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I want to model a number of points in multidimensional (e.g. three dimensional) space by a one dimensional parametric curve. My ansatz was to take cubic spline interpolation functions between each of the given points in each dimension. Given the example of three dimensions, I have for each section of the curve the following equation: \begin{equation} \mathbf{q}(t)= \left( \begin{array}{c} x(t)\\ y(t)\\ z(t) \end{array} \right) \end{equation} This works quite well already; a smooth interpolation is done. However, for my specific application (theoretical chemistry and modeling of reaction surfaces), I need to know the partial derivatives of the first variable with respect to the second and third one, i.e.: \begin{equation} \frac{\partial x(t)}{\partial y(t)} , \frac{\partial x(t)}{\partial z(t)} \end{equation} (In my application, the x coordinate is the energy, and y and z are coordinates of the system). At the current stage, I do these derivatives numerically (finite differences), but I would like to have the analytical ones, too, which would be faster and more elegant. However, if I simply try to take the approach for two-dimensional parametric curves $\frac{dx}{dy}=\frac{\frac{dx}{dt}}{\frac{dy}{dt}}$, I would have: \begin{equation} \frac{\partial x(t)}{\partial y(t)} = \frac{\frac{\partial x(t)}{\partial t}}{\frac{\partial y(t)}{\partial t}}, \frac{\partial x(t)}{\partial z(t)} = \frac{\frac{\partial x(t)}{\partial t}}{\frac{\partial z(t)}{\partial t}} \end{equation} Unfortunately, this approach seems to be wrong, the results I get are quite horrible.. I already searched thoroughly in the web, but I found only the two dimensinal (x,y) case. Is there some kind of higher-dimensional generalization of the two dimensional case or is it simply not possible to get a analytical solution for that? Thank you in advance!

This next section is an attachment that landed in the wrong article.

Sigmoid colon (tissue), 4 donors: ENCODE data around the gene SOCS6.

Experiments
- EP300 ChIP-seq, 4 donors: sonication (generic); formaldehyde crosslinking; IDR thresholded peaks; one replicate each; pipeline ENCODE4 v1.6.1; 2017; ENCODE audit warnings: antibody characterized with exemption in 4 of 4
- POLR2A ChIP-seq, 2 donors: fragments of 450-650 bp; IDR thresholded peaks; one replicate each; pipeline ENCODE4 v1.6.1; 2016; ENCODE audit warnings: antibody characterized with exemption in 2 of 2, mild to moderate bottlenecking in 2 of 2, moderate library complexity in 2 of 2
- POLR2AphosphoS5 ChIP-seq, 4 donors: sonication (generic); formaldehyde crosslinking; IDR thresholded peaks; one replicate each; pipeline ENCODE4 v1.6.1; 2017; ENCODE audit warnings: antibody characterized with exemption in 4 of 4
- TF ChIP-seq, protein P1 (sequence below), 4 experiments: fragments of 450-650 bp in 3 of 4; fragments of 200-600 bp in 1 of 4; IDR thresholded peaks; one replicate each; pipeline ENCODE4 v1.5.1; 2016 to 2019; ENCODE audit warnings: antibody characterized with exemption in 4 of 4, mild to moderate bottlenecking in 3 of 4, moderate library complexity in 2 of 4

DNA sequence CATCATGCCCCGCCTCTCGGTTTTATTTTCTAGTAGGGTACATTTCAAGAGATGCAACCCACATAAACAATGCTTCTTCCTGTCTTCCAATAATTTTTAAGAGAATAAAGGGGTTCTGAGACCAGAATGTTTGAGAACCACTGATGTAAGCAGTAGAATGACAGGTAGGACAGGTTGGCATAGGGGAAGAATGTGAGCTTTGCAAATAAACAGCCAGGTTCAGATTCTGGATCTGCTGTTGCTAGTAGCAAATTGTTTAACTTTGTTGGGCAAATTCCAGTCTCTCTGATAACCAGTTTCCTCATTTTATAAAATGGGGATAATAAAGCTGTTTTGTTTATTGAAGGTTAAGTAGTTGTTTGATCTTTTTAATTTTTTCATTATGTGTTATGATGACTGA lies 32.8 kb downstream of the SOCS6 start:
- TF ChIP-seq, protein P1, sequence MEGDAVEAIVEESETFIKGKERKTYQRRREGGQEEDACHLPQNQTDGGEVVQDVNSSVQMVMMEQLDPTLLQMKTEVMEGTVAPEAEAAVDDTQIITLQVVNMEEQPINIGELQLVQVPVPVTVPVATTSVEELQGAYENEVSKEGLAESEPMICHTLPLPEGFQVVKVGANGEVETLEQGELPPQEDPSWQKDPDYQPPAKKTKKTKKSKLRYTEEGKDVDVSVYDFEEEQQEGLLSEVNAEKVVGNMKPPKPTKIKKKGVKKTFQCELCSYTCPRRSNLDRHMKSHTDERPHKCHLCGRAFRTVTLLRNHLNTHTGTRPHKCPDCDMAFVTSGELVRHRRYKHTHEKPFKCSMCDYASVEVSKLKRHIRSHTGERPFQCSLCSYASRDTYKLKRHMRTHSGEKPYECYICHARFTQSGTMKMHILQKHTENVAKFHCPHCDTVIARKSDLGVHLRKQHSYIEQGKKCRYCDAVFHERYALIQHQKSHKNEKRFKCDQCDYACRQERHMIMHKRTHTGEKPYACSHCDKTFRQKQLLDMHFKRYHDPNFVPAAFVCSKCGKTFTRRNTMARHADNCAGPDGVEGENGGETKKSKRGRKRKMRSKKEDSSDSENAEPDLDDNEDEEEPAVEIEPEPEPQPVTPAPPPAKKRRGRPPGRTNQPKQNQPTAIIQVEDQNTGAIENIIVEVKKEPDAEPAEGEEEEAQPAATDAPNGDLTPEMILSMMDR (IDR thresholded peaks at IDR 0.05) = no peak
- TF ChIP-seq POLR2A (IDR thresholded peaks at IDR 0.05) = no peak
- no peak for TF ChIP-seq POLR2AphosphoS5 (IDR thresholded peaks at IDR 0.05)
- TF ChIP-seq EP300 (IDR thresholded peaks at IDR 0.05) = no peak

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  • $\begingroup$ Welcome! In your $3$-$D$ case, are $x,y,z$ independent variables. $\endgroup$ – Joe Sep 17 '18 at 1:28

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